Øresund Bridge

Oresund Bridge

Author’s Note: This bridge is part of the series on the Bridges of Copenhagen, which you can click here for a guide to the bridges worth visiting, even by bike.

7.5 kilometers long, connecting Copenhagen with Malmö in Sweden, the Øresund Bridge, judging from a photographer’s point of view, may look like the European version of “The Bridge to Nowhere,” a pun that was first used in Alaska, thanks to Sarah Palin’s bill to build a bridge to an island in the Pacific. The Øresund Strait, which connects the North and Baltic Seas, is one of the most treacherous bodies of water in the world, where two-thirds of the year on average brings forth either fog, storms, high winds or even a combination of the three. Upon my visit in 2011, the strait was so foggy that one can barely see the bridge, as seen from the town of Dragør. Furthermore, despite the warm humid August weather, steam was coming out of the water, approaching the shores, as seen below:

Oresund Bridge 2

Yet, travelling across the bridge, which features a tunnel on the Danish side, a tall cable-stayed suspension bridge, and a double-decker featuring the upper level for cars and lower level for rail traffic, is an experience every bridge lover and tourist should experience once in a lifetime. I had a chance to take a ride across the bridge by taxi, going to Malmö. And despite a steep cost for the 15 kilometer trip across the now 15-year old bridge, the trip was well worth it, as seen below:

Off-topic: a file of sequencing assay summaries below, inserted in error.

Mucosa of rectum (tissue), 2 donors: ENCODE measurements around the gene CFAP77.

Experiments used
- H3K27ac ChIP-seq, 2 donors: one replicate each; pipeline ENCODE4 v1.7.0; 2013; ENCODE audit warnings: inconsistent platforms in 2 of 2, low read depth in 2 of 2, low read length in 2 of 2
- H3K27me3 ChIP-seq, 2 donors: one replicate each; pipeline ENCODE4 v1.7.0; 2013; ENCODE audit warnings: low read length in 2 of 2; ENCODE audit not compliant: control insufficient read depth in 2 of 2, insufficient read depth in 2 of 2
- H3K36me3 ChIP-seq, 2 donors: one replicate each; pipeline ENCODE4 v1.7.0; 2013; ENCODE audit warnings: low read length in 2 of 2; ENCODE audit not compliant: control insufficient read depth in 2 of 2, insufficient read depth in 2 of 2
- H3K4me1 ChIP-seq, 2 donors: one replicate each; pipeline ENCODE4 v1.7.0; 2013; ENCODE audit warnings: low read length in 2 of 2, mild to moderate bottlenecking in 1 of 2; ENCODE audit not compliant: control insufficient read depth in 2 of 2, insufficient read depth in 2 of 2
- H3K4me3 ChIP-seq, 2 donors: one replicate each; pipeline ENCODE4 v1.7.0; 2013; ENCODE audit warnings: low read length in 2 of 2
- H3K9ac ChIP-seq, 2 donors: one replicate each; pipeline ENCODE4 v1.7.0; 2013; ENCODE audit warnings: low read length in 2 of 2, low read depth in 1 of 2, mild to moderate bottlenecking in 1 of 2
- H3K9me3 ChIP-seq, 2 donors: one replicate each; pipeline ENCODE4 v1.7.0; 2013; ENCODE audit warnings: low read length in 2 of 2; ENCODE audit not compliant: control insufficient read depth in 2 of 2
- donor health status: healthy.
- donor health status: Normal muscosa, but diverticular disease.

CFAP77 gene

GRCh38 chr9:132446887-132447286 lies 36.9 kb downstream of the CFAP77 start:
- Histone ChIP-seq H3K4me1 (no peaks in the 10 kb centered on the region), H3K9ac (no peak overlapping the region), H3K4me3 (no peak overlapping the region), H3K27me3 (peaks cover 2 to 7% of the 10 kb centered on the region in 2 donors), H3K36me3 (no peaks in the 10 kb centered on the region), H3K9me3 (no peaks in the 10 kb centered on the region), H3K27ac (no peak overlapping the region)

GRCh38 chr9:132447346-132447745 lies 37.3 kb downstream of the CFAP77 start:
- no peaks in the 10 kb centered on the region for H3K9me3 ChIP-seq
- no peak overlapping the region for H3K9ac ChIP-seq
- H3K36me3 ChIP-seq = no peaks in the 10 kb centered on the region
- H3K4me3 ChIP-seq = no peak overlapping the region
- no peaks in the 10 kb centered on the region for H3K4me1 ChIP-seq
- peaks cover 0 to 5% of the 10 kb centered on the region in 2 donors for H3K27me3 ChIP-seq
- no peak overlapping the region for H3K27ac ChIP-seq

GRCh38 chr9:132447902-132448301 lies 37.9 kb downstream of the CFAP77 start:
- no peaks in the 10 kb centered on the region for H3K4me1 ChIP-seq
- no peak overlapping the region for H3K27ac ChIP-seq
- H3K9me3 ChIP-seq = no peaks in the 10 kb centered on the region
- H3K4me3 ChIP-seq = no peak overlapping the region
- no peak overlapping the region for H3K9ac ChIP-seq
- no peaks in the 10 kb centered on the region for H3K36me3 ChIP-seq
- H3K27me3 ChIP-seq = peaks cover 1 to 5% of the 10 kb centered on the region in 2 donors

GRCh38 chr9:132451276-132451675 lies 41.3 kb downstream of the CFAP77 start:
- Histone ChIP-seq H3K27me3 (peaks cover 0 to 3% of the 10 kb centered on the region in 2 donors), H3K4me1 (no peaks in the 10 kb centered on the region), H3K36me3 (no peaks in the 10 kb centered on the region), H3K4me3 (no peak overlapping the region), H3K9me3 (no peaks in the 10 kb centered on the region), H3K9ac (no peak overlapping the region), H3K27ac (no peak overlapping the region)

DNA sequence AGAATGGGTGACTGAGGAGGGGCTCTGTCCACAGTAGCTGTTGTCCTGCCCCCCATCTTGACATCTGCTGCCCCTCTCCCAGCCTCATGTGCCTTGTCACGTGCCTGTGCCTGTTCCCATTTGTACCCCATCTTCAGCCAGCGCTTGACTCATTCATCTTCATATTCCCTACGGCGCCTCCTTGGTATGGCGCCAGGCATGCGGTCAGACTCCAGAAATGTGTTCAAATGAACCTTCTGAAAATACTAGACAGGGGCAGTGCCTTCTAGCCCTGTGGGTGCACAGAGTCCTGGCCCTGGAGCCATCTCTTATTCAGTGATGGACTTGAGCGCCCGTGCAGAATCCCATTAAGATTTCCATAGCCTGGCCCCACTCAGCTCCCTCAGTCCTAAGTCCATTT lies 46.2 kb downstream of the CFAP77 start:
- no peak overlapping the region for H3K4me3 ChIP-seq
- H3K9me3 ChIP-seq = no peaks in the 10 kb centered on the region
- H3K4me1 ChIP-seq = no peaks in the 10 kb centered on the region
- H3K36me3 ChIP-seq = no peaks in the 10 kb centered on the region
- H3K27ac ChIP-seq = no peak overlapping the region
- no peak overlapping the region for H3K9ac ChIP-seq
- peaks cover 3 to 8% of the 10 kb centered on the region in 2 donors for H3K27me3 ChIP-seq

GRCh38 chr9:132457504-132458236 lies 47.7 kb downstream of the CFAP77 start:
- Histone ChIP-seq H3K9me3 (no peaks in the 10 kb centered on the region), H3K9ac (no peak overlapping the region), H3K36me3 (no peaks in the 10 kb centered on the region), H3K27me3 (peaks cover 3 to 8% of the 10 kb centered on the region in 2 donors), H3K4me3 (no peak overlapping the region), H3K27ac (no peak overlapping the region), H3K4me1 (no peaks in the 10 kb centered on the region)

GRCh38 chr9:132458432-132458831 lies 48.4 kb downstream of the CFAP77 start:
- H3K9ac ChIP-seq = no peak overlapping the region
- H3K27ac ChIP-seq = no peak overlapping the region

But how the bridge was built has a history of its own, which featured many delays because of hidden bombs, broken machinery because of drilling attempts, high winds, construction accidents, and other items. But how the Danish and Swedish engineers and builders managed to construct this bridge within a given time span, and make the sleak structure elegant and a record breaker can be found through a documentary below as well as a text, which you can click on here:

From an author’s perspective, crossing the bridge and seeing the view of the strait was like a Trans-Atlantic flight: it was nothing but water for the 10 minutes I went across. Yet going through the really tall, cable-stayed towers, lit up at night, brought forth awe in a way that so many people, who built the bridge, had risked their lives to accomplish not just a feat, but the feat. The feat was not only connecting Denmark and Sweden, nor was it connecting Europe from Scandanavia to the Mediterranean Sea. It was the ability to connect lands from hundreds of kilometers away. Since its opening in 1999, at least 40 crossings longer than this one have been added to a world map that has gotten smaller by the year. And while most of them have originated from China, more ambitious projects are surely in the works, including the Bering Strait crossing and possibly connecting North America with Europe over the Atlantic. These may take a generation to complete, but the Øresund Bridge shows clearly that anything is possible as far as bridge construction is concerned.

Oresund Bridge 3

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